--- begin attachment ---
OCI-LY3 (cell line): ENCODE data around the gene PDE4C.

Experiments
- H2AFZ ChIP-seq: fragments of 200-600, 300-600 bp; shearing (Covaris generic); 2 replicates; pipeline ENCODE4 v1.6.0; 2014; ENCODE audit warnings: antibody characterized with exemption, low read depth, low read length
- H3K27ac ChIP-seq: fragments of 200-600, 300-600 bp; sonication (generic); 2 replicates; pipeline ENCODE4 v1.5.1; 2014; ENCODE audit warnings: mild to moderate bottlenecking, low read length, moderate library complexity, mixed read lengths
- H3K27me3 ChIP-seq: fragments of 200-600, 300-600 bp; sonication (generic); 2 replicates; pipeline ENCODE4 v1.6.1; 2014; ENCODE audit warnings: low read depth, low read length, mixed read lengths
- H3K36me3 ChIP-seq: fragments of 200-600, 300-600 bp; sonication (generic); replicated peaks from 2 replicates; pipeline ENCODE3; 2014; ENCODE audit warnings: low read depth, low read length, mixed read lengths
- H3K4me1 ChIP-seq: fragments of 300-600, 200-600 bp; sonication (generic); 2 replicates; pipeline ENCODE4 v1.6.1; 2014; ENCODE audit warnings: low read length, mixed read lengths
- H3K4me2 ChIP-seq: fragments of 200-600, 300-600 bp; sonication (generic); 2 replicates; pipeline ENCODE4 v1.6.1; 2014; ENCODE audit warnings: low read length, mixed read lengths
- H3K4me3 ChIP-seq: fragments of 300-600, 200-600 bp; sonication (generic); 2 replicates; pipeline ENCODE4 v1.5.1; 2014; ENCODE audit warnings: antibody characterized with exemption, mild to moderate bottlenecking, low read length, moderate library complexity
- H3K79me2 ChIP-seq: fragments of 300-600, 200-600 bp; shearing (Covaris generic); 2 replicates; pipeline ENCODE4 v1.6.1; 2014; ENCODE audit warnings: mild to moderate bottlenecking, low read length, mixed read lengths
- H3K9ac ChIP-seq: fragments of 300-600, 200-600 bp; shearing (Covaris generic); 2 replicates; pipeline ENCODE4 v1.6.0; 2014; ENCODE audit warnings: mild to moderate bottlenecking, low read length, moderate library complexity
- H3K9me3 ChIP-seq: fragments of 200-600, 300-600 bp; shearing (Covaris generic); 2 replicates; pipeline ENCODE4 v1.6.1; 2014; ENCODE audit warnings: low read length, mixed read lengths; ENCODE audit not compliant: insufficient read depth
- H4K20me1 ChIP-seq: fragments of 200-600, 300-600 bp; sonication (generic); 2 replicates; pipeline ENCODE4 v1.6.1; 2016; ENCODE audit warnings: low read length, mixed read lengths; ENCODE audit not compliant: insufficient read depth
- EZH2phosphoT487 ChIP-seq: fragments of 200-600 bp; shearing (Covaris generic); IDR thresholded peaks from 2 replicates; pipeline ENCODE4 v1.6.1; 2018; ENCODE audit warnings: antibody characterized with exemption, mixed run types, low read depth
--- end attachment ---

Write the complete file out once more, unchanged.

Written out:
OCI-LY3 (cell line): ENCODE data around the gene PDE4C.

Experiments
- H2AFZ ChIP-seq: fragments of 200-600, 300-600 bp; shearing (Covaris generic); 2 replicates; pipeline ENCODE4 v1.6.0; 2014; ENCODE audit warnings: antibody characterized with exemption, low read depth, low read length
- H3K27ac ChIP-seq: fragments of 200-600, 300-600 bp; sonication (generic); 2 replicates; pipeline ENCODE4 v1.5.1; 2014; ENCODE audit warnings: mild to moderate bottlenecking, low read length, moderate library complexity, mixed read lengths
- H3K27me3 ChIP-seq: fragments of 200-600, 300-600 bp; sonication (generic); 2 replicates; pipeline ENCODE4 v1.6.1; 2014; ENCODE audit warnings: low read depth, low read length, mixed read lengths
- H3K36me3 ChIP-seq: fragments of 200-600, 300-600 bp; sonication (generic); replicated peaks from 2 replicates; pipeline ENCODE3; 2014; ENCODE audit warnings: low read depth, low read length, mixed read lengths
- H3K4me1 ChIP-seq: fragments of 300-600, 200-600 bp; sonication (generic); 2 replicates; pipeline ENCODE4 v1.6.1; 2014; ENCODE audit warnings: low read length, mixed read lengths
- H3K4me2 ChIP-seq: fragments of 200-600, 300-600 bp; sonication (generic); 2 replicates; pipeline ENCODE4 v1.6.1; 2014; ENCODE audit warnings: low read length, mixed read lengths
- H3K4me3 ChIP-seq: fragments of 300-600, 200-600 bp; sonication (generic); 2 replicates; pipeline ENCODE4 v1.5.1; 2014; ENCODE audit warnings: antibody characterized with exemption, mild to moderate bottlenecking, low read length, moderate library complexity
- H3K79me2 ChIP-seq: fragments of 300-600, 200-600 bp; shearing (Covaris generic); 2 replicates; pipeline ENCODE4 v1.6.1; 2014; ENCODE audit warnings: mild to moderate bottlenecking, low read length, mixed read lengths
- H3K9ac ChIP-seq: fragments of 300-600, 200-600 bp; shearing (Covaris generic); 2 replicates; pipeline ENCODE4 v1.6.0; 2014; ENCODE audit warnings: mild to moderate bottlenecking, low read length, moderate library complexity
- H3K9me3 ChIP-seq: fragments of 200-600, 300-600 bp; shearing (Covaris generic); 2 replicates; pipeline ENCODE4 v1.6.1; 2014; ENCODE audit warnings: low read length, mixed read lengths; ENCODE audit not compliant: insufficient read depth
- H4K20me1 ChIP-seq: fragments of 200-600, 300-600 bp; sonication (generic); 2 replicates; pipeline ENCODE4 v1.6.1; 2016; ENCODE audit warnings: low read length, mixed read lengths; ENCODE audit not compliant: insufficient read depth
- EZH2phosphoT487 ChIP-seq: fragments of 200-600 bp; shearing (Covaris generic); IDR thresholded peaks from 2 replicates; pipeline ENCODE4 v1.6.1; 2018; ENCODE audit warnings: antibody characterized with exemption, mixed run types, low read depth